Friday, February 19, 2010

The Irresponsibility of Firing Employees

  When I was a little girl, adults got jobs and stayed with companies until they retired.  I sound like an old curmudgeon, but, back then, people had loyalty.  Employers were loyal to their employees and employees were loyal to employers.  Of course, back then, women had to choose jobs from the "Female" listings in the newspaper want ads and forget anyone of color getting any job of responsibility.  I guess my rose-colored glasses are turning a little brown.  However, back then there was not a culture that employees were commodities and the victims of lay-offs were collateral damage.

 What is wrong with a system that allows employers to eviscerate its workforce not because the employer is on the brink of bankruptcy, but because the management of the employer sees a way to make even more profit.  The toll on those souls whose livelihood has been ripped from their grasp, whose dreams have been decimated and whose dignity has been cast asunder is monumental.  However, there are ripple effects which the management of employers fail to consider.  One of my relatives is working at a company undergoing a wave of "lay-offs."  So far this relative is safe, but she does not feel safe.  The next round of lay-offs is around the corner.  Thus far, the company has targeted its older, "mid-management" workforce.  Who knows if this is a ploy to thin the ranks of the older, perhaps slower, most loyal employees.  The employer does not consider the emotional impact of those left behind, the disillusion, fear and anger.  Morale is at an all time low at this company.  The company's profits went down a little, but it certainly is not on the verge of collapse.

I recently read an article in Newsweek talking about how mass lay-offs hurt businesses. After 9/11, all airlines except Southwest laid off employees.  Southwest has grown by leaps and bounds and is now the biggest airline in the country. Perhaps, just perhaps, when an employer acts in a compassionate manner, cares about loyalty, cares about its employees, there is a positive business effect.

Corporations have a personality, just as countries, states and cities do.  A group of people take on personality-like characteristics.  With people, those who do for others, care for others without worrying about what is in it for them, are the happiest.  Perhaps that is true for corporations, who are rewarded not in terms of happiness, but in serving civilization and thereby thriving.  I try not to deal with businesses which treat their employees badly.  Doing the right thing, treating employees with dignity and respect, has its own reward.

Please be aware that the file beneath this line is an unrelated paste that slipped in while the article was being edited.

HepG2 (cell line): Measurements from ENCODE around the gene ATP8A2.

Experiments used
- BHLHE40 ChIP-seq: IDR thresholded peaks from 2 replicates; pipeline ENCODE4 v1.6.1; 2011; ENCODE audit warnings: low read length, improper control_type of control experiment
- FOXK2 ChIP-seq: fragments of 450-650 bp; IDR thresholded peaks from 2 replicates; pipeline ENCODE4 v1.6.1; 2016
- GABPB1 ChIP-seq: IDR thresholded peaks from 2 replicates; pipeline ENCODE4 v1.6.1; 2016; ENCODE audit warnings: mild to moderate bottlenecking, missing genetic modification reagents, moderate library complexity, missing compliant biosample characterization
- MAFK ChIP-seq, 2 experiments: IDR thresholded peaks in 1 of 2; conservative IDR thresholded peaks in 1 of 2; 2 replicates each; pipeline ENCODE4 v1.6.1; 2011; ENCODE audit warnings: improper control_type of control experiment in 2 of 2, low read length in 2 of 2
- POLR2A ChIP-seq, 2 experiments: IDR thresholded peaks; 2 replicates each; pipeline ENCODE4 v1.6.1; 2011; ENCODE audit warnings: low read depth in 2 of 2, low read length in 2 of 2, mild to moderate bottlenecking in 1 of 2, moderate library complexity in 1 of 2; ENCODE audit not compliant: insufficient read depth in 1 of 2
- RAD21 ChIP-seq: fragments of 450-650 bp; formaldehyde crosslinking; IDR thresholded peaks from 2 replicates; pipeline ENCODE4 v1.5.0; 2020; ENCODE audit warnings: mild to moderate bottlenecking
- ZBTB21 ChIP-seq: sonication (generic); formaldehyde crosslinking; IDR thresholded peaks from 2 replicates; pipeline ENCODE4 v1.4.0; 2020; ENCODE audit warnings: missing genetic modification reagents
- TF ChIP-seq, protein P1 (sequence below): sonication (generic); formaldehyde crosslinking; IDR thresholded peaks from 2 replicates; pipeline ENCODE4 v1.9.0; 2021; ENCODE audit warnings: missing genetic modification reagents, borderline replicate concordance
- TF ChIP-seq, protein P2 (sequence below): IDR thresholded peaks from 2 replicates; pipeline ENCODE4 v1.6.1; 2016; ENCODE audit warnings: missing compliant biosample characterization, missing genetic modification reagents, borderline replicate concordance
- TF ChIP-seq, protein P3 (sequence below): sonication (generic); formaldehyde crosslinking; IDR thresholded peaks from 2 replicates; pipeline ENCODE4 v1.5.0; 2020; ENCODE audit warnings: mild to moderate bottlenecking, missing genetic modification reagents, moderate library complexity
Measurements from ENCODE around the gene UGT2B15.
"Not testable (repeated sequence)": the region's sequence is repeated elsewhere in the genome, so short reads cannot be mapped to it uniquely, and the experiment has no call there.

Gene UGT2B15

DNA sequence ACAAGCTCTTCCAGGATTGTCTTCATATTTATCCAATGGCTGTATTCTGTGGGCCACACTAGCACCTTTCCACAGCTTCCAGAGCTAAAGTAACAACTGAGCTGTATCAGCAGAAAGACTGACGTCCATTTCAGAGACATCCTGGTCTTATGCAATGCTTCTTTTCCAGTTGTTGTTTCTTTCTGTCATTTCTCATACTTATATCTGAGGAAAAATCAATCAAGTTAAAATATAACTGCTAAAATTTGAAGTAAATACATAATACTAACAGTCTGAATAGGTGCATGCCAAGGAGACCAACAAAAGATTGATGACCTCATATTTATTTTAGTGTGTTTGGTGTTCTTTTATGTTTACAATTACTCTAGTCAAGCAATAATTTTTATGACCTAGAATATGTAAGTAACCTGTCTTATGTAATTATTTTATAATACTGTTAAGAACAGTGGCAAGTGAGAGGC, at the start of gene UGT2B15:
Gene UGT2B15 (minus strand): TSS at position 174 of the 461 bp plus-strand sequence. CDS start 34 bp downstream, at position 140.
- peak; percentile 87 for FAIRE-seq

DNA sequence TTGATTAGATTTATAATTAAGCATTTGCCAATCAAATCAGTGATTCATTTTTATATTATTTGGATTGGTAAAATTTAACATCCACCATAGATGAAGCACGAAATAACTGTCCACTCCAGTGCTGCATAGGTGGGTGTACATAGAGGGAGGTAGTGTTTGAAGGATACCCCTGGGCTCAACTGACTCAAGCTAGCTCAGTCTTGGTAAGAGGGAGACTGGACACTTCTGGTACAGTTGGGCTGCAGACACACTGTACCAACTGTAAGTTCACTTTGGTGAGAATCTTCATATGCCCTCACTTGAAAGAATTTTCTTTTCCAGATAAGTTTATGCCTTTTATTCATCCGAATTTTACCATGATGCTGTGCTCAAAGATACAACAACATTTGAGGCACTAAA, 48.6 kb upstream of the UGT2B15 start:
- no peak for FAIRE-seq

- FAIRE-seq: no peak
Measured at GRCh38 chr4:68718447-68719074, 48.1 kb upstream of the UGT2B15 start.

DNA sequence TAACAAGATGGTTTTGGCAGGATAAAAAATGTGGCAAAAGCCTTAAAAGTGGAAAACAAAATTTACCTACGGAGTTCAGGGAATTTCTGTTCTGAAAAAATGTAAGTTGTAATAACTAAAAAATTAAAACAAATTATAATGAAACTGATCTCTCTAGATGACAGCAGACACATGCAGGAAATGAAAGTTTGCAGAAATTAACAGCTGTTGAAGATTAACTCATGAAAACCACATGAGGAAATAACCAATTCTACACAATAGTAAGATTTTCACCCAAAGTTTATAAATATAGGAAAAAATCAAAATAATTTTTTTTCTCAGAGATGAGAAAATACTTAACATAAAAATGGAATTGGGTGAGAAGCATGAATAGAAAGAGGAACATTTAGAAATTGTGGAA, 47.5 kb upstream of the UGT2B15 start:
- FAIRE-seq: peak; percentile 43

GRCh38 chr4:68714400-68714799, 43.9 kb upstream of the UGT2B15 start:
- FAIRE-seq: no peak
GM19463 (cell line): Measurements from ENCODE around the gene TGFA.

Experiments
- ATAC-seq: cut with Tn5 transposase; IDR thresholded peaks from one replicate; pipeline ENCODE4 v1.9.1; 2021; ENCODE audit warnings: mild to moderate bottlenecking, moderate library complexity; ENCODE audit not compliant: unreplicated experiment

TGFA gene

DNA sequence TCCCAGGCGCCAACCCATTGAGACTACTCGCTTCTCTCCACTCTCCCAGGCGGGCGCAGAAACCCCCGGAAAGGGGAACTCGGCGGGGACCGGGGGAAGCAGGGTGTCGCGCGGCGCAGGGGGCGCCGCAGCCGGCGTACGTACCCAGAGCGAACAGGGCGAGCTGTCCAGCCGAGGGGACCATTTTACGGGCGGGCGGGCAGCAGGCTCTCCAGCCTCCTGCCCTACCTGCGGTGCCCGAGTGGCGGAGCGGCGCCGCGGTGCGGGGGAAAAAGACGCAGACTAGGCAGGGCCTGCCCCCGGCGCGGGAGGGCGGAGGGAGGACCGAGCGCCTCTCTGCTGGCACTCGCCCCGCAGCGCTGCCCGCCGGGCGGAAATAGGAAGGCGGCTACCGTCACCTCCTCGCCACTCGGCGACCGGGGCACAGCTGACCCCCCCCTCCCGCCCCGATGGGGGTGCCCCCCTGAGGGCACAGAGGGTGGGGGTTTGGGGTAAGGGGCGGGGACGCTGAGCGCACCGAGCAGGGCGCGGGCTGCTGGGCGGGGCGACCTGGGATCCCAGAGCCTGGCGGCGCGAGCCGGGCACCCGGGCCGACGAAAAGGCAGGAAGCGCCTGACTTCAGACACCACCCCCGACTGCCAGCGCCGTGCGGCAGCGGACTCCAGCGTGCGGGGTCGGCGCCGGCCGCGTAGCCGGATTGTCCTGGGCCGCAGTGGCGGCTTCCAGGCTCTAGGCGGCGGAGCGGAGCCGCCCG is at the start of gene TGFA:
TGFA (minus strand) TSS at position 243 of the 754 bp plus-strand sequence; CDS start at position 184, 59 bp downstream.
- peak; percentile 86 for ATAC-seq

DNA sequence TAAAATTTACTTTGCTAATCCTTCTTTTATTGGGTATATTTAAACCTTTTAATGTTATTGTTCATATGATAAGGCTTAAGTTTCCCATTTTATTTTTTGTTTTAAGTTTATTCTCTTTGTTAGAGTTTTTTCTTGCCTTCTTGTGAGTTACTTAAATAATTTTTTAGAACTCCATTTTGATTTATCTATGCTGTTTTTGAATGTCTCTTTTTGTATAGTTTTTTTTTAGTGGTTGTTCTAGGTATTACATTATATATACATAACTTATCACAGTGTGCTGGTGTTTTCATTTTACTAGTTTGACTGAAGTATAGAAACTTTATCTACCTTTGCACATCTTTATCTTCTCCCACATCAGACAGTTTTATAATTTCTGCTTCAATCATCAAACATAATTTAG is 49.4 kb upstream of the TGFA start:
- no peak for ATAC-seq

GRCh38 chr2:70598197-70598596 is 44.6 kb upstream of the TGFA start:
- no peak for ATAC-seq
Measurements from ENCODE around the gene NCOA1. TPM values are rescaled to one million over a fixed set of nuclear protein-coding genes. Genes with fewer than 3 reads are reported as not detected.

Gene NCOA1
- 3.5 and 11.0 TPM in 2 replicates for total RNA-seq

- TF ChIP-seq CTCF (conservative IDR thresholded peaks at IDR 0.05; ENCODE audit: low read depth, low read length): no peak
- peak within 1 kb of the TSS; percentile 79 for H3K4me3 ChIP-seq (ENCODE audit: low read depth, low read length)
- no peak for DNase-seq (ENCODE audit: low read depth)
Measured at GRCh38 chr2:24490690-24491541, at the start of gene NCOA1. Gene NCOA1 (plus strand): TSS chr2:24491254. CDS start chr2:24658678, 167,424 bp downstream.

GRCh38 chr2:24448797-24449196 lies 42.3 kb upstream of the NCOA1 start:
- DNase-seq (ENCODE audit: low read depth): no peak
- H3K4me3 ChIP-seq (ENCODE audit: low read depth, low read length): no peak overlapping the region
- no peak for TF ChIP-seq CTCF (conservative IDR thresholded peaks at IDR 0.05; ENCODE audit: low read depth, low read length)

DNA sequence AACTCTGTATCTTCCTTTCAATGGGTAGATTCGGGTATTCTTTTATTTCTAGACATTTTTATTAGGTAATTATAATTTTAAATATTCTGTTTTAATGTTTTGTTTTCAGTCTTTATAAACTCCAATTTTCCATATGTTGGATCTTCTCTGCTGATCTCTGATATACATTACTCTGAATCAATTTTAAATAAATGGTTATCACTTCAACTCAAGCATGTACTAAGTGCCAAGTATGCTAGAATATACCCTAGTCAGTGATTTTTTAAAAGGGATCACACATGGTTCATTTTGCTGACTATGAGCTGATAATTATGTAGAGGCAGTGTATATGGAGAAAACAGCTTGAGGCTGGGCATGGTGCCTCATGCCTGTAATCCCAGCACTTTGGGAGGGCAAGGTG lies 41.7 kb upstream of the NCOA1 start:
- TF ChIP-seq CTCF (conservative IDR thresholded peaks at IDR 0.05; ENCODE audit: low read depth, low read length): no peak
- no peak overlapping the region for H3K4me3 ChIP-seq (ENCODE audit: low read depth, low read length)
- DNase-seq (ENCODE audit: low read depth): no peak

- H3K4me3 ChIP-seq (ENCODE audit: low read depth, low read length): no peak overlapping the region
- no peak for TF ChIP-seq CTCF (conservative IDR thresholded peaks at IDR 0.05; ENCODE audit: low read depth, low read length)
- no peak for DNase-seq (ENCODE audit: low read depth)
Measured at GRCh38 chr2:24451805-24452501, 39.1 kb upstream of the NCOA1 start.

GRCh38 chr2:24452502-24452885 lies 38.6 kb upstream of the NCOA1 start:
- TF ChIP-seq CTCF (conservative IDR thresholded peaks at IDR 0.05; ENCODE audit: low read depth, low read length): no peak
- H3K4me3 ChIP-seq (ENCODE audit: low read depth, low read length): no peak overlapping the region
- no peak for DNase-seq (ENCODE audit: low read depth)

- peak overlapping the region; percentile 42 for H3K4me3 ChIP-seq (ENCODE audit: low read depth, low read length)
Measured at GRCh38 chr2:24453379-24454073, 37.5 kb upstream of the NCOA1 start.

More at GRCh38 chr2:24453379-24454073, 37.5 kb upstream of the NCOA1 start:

Perhaps this topic is on my mind because I am representing a client who was fired after being diagnosed with a deadly form of cancer.  The employer knew of the cancer and knew my client was undergoing chemotherapy.  My client was the sole support for the client's family.  What this employer did makes me sick and I am angry.  

Let's all reward those companies, by doing business with them, based on how they treat their employees, their customers and on how they act as citizens of the world.  We know the Supreme Court now says that corporations are people under the law and have first amendment rights.  Let's make them act responsibly, and if they don't, hit them where it hurts, in the pocket book.  Just as how we don't befriend nasty people, lets not do business with nasty companies.

Thursday, February 4, 2010

When I Grow Up I Want to Be Rachel Maddow

I love Rachel Maddow.  She is opinionated, yet respectful.  She is an advocate without emasculaing (or efeminating - I just made up that word.)  She is my hero.  I wish all lawyers could be like Rachel Maddow.  She is an individual, unintimidated, uncompromising, yet she treats others with respect.  Plus, her hairstyle is very cute.